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Video services

Iowa Cabler Gets Wired for IPTV

ORLANDO, Fla. -- TelcoTV 2009 -- The examples are still few and far between, but cable operators here and abroad are starting to deliver IPTV services over Docsis 3.0, a CableLabs platform that bursts data in excess of 100 Mbit/s.

Here in the U.S., the latest service provider to join that relatively exclusive club is Butler-Bremmer Communications. It offers its services in northeast Iowa and operates some hybrid fiber/coax (HFC) plant as well as some copper and fiber-to-the-home networks, but was looking to unify all its video services on one common IPTV platform.

So it's bringing the HFC portion of its plant to the IPTV world using "Direct-2-Edge," or D2E, an architecture developed by Harmonic Inc. (Nasdaq: HLIT) that bypasses the "core" cable modem termination system (CMTS) and pipes in IP video directly through edge QAM devices. In the home, a tuner in the wideband modem acts as a gateway and redistributes the video to an IP set-top box. The content, meanwhile, is being fed to Butler-Bremmer by Falcon Communications Inc. in MPEG-4 format. (See Harmonic Scores IPTV Wins.)

Harmonic's D2E architecture uses some proprietary signaling for channel changes, but it leverages a standard Docsis downstream, Yoav Derazon, Harmonic's senior manager of cable solution and strategy, said here at the show.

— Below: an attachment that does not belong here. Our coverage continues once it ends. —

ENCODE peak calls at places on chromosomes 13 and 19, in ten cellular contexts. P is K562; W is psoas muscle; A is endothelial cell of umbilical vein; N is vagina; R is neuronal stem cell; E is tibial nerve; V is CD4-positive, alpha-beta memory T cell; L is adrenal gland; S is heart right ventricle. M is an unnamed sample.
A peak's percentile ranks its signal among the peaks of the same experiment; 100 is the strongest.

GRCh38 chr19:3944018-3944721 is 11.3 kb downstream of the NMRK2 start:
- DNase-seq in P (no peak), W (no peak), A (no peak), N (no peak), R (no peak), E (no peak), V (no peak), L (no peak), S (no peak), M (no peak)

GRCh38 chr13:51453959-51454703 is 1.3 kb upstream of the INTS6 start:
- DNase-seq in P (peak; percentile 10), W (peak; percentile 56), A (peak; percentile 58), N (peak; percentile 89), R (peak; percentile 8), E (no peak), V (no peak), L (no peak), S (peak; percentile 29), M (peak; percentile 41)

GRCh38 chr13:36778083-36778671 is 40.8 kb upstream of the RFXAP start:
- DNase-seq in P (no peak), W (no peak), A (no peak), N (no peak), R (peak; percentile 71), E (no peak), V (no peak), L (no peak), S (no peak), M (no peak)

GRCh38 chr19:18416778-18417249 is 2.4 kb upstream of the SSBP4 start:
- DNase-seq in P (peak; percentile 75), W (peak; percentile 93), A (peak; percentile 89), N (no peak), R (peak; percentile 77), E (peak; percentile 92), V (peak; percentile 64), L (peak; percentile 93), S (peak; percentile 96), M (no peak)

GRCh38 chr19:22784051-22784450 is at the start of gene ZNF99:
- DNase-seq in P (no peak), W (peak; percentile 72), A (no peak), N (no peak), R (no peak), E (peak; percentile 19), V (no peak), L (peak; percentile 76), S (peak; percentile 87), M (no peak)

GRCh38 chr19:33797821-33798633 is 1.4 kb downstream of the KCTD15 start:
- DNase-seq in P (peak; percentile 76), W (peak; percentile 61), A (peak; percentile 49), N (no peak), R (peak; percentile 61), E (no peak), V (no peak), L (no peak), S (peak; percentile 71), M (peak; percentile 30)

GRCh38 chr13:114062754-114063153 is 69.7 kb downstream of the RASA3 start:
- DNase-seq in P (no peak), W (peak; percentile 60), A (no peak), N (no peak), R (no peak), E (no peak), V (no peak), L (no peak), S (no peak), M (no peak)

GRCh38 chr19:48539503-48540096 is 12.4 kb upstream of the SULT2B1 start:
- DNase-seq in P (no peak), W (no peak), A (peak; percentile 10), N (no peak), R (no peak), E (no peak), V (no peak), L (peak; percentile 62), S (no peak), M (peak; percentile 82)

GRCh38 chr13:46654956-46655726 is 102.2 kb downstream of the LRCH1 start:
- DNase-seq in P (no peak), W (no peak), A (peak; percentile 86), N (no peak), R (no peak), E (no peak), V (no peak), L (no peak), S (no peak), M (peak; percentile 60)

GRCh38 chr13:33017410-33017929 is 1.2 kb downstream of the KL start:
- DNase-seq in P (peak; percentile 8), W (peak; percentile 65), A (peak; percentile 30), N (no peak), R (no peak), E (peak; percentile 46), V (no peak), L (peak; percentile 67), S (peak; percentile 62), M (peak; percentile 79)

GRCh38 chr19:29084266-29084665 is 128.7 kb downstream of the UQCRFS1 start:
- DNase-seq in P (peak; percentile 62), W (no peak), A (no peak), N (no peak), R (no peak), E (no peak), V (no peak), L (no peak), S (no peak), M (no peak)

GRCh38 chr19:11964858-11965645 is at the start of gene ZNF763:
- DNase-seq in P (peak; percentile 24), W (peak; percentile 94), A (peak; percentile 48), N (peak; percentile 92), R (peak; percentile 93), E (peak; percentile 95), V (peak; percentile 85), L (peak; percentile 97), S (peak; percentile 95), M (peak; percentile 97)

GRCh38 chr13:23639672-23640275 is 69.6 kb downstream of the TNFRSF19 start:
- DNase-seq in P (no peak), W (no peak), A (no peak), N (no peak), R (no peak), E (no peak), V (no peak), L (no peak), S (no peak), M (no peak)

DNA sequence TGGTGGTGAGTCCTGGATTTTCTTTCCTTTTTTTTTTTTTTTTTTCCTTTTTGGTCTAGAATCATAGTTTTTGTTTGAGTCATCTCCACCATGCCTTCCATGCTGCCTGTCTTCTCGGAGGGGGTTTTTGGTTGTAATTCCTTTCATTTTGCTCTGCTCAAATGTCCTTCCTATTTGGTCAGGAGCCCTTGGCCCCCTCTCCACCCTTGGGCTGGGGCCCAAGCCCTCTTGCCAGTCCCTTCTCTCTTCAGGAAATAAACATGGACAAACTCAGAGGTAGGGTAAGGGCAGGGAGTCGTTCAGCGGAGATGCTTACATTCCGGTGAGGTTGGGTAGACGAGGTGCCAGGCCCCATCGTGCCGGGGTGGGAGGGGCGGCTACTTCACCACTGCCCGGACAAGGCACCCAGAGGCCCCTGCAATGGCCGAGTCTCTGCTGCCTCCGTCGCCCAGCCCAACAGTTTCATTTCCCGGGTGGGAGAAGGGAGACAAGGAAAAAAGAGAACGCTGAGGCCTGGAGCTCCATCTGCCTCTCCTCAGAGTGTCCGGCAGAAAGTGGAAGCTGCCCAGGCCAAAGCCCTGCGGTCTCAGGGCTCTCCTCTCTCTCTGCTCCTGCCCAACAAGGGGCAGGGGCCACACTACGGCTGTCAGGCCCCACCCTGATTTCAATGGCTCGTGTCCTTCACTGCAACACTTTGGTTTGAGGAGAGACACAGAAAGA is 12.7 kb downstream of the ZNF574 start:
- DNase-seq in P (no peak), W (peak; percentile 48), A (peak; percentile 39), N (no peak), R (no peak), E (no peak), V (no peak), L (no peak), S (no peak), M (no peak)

He admits that D2E is not gathering much interest yet from large U.S. cable MSOs, but says it's gaining steam with smaller service providers, such as Butler-Bremmer, that offer video today using a mix of RF and IPTV technologies, but want to migrate the cable video elements to IP. That way, the operator can standardize on IPTV boxes and use the same encoding, encryption, and conditional access systems. Plus, the operator can then use the same user interfaces and the same tiers of services whether they're being piped in via DSL, FTTH, or cable plant.

"That way, [the operator] doesn't have to market the video service twice," Derazon explains. He also claims that the cost per bit of delivering IP video through the edge QAM is five to ten times less than delivering it through the traditional "core" CMTS. BigBand Networks Inc. (Nasdaq: BBND), by the way, is taking a similar architectural approach to cable IPTV with its vIP PASS platform. (See BigBand IDs IPTV Partners , BigBand Lays Cable IPTV Groundwork, and Koreans Take Cable IPTV for a Spin .)

Derazon says most of the interest for D2E comes from U.S. service providers, including many telcos. Harmonic estimates there are about 850 independent phone companies in the U.S, with at least 400 offering video services over HFC.

While that gives Harmonic sizable market for its cable IPTV architecture, its largest D2E customer is SK Broadband in South Korea, which has about 3.5 million subscribers. Of that total, 1.5 million are using FTTP, with the rest being served by HFC. SK is using D2E to deliver about 90 video channels today, but anticipates growing that to about 150, according to Derazon. The operator is also offering on-demand video using set-tops with hard drives that use progressive download techniques.

— Jeff Baumgartner, Site Editor, Cable Digital News

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